In today's flattened world, competition for talent is bound to intensify by the day. The strength of universities is a useful gauge of national competitiveness. It explains why many countries have spared no funds and taken other bold moves to upgrade the quality of their higher education. To prevail in this arena, Taiwan initiated the Aim for the Top University and Excellent Research Center Project in 2006. Later renamed the Aim for the Top University Project, it is to be implemented in two phases: from 2006 to 2010 and from 2011 to 2016 respectively. With a US$300 million outlay a year, it is meant to further sharpen Taiwan's competitive edge by giving the country's higher education an extra push.
Classify of Universities
Over the course of four years, subsidy recipients in this project have registered tremendous progress in teaching, research, internationalization and collaboration with industry. During this period, emphasis was placed on ushering the outside world into campuses and boosting the number of first-rate instructors and international students.
Meanwhile, top-tier universities covered in the subsidy project fulfilled their responsibility of helping take care of less fortunate youngsters by ensuring their access to higher education. Likewise, they made available a wide range of interdisciplinary and general courses, fully aware of the lasting influence that general studies will have on students over their lifetime.
According to the 2011 research output rankings of Essential Science Indicators (ESI), National Taiwan University, National Tsing Hua University, National Cheng Kung University, National Chiao Tung University and National Chung Hsing University were ranked among the top one percent of the world's research institutions in 17 of 21 specialized fields of study. Meanwhile, at least one university from Taiwan was ranked among the world's top 100 in the following 11 fields: computer science, engineering, materials sciences, environment/ecology, chemistry, clinical medicine, pharmacology & toxicology, physics, geosciences, plant and zoology sciences and agricultural sciences.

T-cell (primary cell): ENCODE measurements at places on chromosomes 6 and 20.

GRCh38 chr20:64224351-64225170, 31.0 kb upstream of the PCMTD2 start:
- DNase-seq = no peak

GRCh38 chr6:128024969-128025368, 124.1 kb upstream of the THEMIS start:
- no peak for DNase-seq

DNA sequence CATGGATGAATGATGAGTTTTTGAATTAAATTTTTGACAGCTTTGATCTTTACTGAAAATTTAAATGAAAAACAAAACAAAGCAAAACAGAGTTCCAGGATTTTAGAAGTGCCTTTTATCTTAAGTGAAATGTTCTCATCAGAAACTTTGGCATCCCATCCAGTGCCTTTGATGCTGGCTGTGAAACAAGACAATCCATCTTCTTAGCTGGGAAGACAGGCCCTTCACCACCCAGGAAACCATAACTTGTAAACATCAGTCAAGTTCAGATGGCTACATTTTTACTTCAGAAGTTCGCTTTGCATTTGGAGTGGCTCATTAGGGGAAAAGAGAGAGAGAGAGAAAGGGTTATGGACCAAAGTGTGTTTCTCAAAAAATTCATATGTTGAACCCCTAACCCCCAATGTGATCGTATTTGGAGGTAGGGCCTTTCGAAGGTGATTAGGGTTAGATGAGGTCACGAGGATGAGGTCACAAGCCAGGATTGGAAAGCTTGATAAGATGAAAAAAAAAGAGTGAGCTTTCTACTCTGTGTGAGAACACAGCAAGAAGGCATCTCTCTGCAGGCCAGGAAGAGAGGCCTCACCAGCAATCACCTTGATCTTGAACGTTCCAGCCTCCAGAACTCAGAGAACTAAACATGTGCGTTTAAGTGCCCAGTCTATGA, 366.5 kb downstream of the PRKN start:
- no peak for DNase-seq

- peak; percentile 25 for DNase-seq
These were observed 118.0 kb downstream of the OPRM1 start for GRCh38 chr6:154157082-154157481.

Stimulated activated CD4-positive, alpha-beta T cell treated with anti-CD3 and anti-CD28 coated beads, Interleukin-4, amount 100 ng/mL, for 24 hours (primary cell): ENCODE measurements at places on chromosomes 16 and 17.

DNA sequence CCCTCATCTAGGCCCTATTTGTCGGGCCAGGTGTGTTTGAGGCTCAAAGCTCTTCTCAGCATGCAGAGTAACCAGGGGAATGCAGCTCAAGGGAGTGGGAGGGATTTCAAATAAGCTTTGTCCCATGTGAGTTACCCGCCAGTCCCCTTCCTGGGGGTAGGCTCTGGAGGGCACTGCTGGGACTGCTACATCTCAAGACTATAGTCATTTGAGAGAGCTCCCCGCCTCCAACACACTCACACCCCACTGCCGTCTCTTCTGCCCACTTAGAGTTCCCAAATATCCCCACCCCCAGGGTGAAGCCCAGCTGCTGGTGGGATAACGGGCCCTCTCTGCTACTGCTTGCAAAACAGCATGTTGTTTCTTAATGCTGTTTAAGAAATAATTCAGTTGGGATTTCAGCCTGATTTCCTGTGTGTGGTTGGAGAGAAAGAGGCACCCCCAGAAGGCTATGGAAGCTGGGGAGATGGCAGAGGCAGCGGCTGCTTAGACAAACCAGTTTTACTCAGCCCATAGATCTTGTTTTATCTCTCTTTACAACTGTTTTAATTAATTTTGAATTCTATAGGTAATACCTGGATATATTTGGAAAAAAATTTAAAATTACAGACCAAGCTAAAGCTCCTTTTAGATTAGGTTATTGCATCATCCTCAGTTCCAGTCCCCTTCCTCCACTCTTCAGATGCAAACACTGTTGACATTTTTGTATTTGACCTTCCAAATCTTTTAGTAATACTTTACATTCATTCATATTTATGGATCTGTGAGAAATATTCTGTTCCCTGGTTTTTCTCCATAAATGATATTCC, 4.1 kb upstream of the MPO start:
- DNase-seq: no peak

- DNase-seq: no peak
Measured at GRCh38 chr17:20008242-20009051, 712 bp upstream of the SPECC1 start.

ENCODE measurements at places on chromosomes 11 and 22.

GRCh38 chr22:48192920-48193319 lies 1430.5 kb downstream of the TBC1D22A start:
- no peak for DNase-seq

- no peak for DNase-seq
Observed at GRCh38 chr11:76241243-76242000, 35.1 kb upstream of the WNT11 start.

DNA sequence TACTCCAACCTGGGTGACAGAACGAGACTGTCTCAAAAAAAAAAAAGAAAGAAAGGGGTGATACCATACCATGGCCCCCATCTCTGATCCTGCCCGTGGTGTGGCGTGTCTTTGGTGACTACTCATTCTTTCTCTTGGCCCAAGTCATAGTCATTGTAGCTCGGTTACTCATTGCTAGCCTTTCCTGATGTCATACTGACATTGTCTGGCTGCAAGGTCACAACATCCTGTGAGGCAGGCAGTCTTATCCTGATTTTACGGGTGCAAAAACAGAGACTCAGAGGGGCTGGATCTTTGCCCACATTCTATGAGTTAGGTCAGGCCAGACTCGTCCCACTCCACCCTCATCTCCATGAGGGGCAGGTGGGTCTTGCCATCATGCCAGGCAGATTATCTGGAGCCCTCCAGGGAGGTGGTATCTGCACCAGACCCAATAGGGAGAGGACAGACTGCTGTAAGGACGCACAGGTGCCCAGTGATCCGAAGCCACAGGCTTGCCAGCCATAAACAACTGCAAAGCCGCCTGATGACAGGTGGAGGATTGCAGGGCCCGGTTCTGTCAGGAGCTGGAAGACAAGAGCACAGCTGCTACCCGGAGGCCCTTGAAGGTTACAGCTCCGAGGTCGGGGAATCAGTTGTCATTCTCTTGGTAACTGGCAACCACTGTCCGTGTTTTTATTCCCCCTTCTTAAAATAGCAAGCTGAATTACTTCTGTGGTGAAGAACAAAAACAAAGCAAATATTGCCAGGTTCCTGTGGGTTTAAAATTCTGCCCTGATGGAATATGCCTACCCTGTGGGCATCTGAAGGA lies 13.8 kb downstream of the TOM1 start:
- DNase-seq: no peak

Additionally, Taiwan's universities have seen a big jump in their global rankings over the years. By pushing ahead on charts of this sort, higher education institutions in Taiwan make it clear that theirs is an international benchmark. They are keenly aware that their bar of excellence is ultimately a global rather than regional one.
Phase II (2011 April-2016 March): Aim for the Top University
Building on what has been achieved in Phase I, the project is meant to further help recipient universities attain the goal of topping the world. In addition to assisting local universities in resources integration and upgrade of teaching and research competence, special emphasis is to be placed on fostering closer cooperation with esteemed international counterparts and broadening the world outlook of students and instructors alike. Meanwhile, guidance is to be extended to universities for them to better meet the needs of the local industry by turning themselves into an R&D hub that excels in both academic research and practical applications. Last but not least, top-tier universities will be called upon to help recruit and cultivate leaders for the future so that Taiwan can be justifiably recognized as a land inhabited by global citizens who have a well-rounded world outlook and the capacity to pursue self-improvement constantly. The ultimate goal is to make possible the world's best universities in Taiwan with an unwavering dedication to the pursuit of excellence in both teaching and research.